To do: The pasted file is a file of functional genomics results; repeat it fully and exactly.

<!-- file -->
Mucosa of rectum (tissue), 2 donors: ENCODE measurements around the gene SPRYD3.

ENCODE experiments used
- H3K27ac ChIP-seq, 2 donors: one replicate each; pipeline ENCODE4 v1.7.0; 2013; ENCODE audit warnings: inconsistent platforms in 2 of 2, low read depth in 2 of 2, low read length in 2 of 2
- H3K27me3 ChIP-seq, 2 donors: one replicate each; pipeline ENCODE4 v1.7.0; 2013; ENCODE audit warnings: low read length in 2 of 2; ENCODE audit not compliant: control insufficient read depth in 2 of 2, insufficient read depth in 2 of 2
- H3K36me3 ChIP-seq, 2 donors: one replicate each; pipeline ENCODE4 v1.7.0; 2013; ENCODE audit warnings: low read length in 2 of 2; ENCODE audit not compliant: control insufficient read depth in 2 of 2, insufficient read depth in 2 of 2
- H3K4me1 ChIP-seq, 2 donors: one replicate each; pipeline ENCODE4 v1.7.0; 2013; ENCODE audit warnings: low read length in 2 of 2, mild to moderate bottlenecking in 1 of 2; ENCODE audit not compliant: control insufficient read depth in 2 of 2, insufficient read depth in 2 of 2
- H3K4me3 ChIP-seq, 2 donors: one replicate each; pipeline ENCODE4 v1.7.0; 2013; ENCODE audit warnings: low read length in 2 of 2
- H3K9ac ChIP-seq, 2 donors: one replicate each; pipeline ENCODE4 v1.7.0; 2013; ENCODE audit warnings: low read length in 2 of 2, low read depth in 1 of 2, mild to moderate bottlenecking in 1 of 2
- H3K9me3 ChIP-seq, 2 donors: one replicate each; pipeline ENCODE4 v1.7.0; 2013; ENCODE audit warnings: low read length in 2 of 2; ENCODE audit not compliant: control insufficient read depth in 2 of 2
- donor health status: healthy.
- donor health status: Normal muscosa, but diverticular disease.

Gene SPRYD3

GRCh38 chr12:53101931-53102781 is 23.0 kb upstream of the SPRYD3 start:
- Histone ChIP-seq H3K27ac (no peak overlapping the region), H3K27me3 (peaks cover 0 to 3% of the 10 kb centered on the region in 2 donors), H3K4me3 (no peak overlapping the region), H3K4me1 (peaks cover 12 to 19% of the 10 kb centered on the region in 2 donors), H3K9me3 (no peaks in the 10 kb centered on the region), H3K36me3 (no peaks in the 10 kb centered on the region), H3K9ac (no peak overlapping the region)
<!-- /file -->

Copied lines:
Mucosa of rectum (tissue), 2 donors: ENCODE measurements around the gene SPRYD3.

ENCODE experiments used
- H3K27ac ChIP-seq, 2 donors: one replicate each; pipeline ENCODE4 v1.7.0; 2013; ENCODE audit warnings: inconsistent platforms in 2 of 2, low read depth in 2 of 2, low read length in 2 of 2
- H3K27me3 ChIP-seq, 2 donors: one replicate each; pipeline ENCODE4 v1.7.0; 2013; ENCODE audit warnings: low read length in 2 of 2; ENCODE audit not compliant: control insufficient read depth in 2 of 2, insufficient read depth in 2 of 2
- H3K36me3 ChIP-seq, 2 donors: one replicate each; pipeline ENCODE4 v1.7.0; 2013; ENCODE audit warnings: low read length in 2 of 2; ENCODE audit not compliant: control insufficient read depth in 2 of 2, insufficient read depth in 2 of 2
- H3K4me1 ChIP-seq, 2 donors: one replicate each; pipeline ENCODE4 v1.7.0; 2013; ENCODE audit warnings: low read length in 2 of 2, mild to moderate bottlenecking in 1 of 2; ENCODE audit not compliant: control insufficient read depth in 2 of 2, insufficient read depth in 2 of 2
- H3K4me3 ChIP-seq, 2 donors: one replicate each; pipeline ENCODE4 v1.7.0; 2013; ENCODE audit warnings: low read length in 2 of 2
- H3K9ac ChIP-seq, 2 donors: one replicate each; pipeline ENCODE4 v1.7.0; 2013; ENCODE audit warnings: low read length in 2 of 2, low read depth in 1 of 2, mild to moderate bottlenecking in 1 of 2
- H3K9me3 ChIP-seq, 2 donors: one replicate each; pipeline ENCODE4 v1.7.0; 2013; ENCODE audit warnings: low read length in 2 of 2; ENCODE audit not compliant: control insufficient read depth in 2 of 2
- donor health status: healthy.
- donor health status: Normal muscosa, but diverticular disease.

Gene SPRYD3

GRCh38 chr12:53101931-53102781 is 23.0 kb upstream of the SPRYD3 start:
- Histone ChIP-seq H3K27ac (no peak overlapping the region), H3K27me3 (peaks cover 0 to 3% of the 10 kb centered on the region in 2 donors), H3K4me3 (no peak overlapping the region), H3K4me1 (peaks cover 12 to 19% of the 10 kb centered on the region in 2 donors), H3K9me3 (no peaks in the 10 kb centered on the region), H3K36me3 (no peaks in the 10 kb centered on the region), H3K9ac (no peak overlapping the region)